Winfield Rod & Custom

Brian Konoske

While Winfield talks with his potential customer, I slip outside and stroll around the property. The first car to catch my attention, parked in front of a building that Winfield is turning into an old-timey gas station, is his loving re-creation of the oddly streamlined Model T coupe-nicknamed "The Thing" -- that he pushed to 135 mph at Bonneville in 1951. Although he's now renowned as a customizer, he started off as a hot-rodder. He raced a lakester at El Mirage, a jalopy in NASCAR, and, when drag racing officially began, a homebuilt rail so crude that you had to be not only a man's man to drive it but also certifiably insane. Even now, Winfield still hot-laps in a sprint car and a midget, and just outside his office sits a '32 roadster with a Robert Yates-built NASCAR V-8 that recently ran 211 mph on the salt.

Eventually, Winfield realized that his real talents lay elsewhere. "With every car, the customer is making a statement, so each guy wants a few things that are different," he says. "What I enjoy most is creating, whether it's in metal or paint. I want people to look at my work and say, 'Wow! How'd he do that?' Like this piece here." He unlocks the shipping container and points out a subtly radiused nonfunctional exhaust on the Strip Star. "I wanted it to look like it was cast. So I took a piece of eighth-inch steel and pounded it on a dolly with a ball-peen hammer to get the curves in it. Then I welded quarter-inch plate on the sides. It probably took me a week working on it on and off."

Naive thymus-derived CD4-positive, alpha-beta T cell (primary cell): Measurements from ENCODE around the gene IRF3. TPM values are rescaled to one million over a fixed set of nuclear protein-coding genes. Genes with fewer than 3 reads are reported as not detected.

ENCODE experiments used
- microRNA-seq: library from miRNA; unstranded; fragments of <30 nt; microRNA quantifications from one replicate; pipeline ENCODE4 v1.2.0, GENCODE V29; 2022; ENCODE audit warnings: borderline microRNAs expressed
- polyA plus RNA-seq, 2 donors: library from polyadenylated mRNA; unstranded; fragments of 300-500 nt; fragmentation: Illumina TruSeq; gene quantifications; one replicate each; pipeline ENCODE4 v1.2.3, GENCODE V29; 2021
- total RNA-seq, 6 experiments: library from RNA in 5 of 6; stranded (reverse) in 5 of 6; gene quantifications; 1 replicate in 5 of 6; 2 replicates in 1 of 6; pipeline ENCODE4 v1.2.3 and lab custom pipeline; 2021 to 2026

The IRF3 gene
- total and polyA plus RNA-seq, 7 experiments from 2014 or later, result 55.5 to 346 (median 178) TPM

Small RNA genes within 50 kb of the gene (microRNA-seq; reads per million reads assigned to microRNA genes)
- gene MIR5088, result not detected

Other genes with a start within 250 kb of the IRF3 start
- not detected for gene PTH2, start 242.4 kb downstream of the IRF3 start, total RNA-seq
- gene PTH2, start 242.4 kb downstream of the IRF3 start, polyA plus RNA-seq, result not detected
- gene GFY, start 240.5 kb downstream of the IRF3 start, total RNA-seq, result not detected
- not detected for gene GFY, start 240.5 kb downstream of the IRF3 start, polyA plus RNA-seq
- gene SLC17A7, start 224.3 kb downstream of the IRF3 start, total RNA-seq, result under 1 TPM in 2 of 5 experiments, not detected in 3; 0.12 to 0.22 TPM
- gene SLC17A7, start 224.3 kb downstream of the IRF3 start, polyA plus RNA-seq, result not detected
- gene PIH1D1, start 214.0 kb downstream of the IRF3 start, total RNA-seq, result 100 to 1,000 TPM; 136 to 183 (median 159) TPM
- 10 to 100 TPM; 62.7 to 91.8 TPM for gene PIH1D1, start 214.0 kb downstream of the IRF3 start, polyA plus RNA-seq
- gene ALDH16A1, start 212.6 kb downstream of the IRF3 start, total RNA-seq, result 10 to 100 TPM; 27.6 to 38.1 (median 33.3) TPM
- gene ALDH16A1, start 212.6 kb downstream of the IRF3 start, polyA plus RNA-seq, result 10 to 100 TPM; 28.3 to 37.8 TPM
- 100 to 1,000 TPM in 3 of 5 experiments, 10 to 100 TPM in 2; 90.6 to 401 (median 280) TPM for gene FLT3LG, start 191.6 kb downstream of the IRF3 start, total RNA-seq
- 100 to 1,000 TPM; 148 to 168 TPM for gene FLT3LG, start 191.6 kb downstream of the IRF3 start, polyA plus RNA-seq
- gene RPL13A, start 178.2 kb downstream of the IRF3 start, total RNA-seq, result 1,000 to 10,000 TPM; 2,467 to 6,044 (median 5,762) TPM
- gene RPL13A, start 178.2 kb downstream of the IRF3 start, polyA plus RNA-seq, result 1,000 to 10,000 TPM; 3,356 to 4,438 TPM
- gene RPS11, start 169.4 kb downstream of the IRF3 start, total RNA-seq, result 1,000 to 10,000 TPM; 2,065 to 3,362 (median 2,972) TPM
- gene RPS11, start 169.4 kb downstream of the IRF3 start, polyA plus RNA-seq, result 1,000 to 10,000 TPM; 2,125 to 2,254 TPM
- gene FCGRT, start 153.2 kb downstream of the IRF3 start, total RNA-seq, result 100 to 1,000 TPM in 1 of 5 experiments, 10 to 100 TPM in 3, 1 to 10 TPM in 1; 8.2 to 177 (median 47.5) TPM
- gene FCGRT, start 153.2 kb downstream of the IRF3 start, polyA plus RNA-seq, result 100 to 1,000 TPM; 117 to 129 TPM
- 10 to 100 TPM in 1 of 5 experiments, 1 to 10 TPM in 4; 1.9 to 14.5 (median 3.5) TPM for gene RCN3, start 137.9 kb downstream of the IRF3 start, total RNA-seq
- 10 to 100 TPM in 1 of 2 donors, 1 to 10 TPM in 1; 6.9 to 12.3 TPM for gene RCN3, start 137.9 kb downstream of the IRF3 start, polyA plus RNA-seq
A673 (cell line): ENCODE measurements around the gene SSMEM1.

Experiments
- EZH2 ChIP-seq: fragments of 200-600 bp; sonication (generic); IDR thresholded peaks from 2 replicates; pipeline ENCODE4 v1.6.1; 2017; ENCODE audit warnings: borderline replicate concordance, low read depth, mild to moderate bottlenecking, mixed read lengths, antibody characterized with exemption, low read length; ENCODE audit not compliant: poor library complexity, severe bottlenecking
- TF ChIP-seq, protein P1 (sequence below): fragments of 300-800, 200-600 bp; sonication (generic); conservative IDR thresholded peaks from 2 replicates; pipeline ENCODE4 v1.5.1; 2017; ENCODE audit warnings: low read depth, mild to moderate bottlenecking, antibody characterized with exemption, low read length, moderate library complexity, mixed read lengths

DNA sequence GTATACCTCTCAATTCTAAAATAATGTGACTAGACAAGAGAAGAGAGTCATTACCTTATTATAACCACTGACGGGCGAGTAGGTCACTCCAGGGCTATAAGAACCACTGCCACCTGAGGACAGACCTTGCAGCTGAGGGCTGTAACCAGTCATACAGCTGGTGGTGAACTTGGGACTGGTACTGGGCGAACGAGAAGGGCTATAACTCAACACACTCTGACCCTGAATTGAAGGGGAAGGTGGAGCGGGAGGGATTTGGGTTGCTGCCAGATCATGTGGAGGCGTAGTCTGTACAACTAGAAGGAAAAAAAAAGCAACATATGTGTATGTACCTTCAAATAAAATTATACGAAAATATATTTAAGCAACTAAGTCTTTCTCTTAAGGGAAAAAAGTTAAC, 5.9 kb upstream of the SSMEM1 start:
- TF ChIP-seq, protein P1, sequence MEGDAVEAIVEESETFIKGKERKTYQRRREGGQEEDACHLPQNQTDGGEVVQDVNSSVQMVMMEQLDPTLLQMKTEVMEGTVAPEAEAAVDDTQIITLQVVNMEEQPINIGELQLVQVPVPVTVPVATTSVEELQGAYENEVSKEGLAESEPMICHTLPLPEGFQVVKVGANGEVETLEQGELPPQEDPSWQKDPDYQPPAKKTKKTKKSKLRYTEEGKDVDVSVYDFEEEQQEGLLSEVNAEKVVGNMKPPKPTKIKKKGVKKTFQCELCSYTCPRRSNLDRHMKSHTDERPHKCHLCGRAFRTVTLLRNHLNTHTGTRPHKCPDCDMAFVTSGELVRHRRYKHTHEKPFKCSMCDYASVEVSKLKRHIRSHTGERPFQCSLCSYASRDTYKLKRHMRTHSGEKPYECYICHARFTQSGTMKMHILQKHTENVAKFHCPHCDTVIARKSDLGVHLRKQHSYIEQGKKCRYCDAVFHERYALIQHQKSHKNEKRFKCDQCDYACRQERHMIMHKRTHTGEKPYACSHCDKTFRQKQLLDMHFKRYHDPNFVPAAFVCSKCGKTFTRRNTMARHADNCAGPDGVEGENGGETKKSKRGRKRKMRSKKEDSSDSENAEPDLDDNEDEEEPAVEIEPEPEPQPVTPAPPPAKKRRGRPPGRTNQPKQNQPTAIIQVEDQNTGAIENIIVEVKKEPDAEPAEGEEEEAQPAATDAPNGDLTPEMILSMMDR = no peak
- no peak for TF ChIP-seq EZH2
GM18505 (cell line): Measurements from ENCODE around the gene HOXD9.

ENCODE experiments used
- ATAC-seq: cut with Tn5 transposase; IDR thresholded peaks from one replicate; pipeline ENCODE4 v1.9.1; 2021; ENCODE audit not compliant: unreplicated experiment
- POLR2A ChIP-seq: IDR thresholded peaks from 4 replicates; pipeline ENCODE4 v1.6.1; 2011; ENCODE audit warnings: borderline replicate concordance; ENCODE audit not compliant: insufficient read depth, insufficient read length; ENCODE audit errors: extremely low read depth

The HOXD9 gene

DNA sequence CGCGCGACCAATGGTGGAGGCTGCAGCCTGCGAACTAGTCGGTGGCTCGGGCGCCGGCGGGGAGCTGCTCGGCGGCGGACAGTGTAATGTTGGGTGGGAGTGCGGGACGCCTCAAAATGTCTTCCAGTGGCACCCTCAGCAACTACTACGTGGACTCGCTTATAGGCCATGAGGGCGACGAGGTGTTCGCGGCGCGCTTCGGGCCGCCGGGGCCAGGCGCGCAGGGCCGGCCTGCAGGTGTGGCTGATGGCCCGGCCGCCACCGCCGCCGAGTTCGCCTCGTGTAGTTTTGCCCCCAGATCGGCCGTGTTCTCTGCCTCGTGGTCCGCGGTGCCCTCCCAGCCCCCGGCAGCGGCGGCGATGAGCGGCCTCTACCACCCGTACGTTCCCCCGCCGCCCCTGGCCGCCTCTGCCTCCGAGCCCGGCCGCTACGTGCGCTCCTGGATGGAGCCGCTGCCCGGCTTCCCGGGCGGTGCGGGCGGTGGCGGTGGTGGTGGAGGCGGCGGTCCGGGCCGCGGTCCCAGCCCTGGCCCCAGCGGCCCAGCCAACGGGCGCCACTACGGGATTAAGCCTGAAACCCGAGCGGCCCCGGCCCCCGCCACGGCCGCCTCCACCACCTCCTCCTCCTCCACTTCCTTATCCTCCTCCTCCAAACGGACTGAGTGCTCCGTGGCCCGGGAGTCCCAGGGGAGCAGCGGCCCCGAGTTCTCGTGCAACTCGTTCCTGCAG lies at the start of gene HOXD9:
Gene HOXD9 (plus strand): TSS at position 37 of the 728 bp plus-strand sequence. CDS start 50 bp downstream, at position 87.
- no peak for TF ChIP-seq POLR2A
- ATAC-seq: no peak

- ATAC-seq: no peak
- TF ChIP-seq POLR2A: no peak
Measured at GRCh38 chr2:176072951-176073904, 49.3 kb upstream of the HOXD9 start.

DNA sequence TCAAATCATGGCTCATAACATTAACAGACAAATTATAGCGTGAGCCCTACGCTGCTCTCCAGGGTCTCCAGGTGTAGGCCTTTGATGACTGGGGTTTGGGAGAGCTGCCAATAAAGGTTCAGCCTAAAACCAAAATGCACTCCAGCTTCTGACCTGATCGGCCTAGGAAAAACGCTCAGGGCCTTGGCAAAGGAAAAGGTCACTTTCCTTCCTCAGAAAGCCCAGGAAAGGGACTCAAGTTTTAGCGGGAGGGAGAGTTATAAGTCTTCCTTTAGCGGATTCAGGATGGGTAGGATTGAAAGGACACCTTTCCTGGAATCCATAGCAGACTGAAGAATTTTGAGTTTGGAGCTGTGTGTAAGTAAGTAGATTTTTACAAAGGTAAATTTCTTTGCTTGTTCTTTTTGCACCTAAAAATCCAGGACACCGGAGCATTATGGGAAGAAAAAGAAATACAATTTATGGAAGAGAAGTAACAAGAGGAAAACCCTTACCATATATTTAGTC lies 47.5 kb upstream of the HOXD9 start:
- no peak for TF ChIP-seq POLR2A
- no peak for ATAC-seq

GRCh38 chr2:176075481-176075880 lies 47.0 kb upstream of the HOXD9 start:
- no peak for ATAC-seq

Working in his mother's backyard, he started off doing simple stuff like shaving emblems and swapping grilles, then graduated to frenching headlights and chopping tops. During an Army stint in Tokyo, while moonlighting in a body shop with a Japanese metalworker, he perfected the art of hammer-welding. Not long after returning to the States, he moved out of the chicken coop to a bigger shop in downtown Modesto and undertook a series of increasingly extreme projects. By modern standards, customs of the mid-'50s look relatively conservative, but Winfield pushed the envelope with ever-more-audacious fabrication and, starting in 1957, signature paint schemes where one colorseamlessly fades, or blends, into another. Then, in 1959 came a dream commission -- a 1956 Mercury two-door hardtop, a $15,000 fee, and carte blanche to go crazy.

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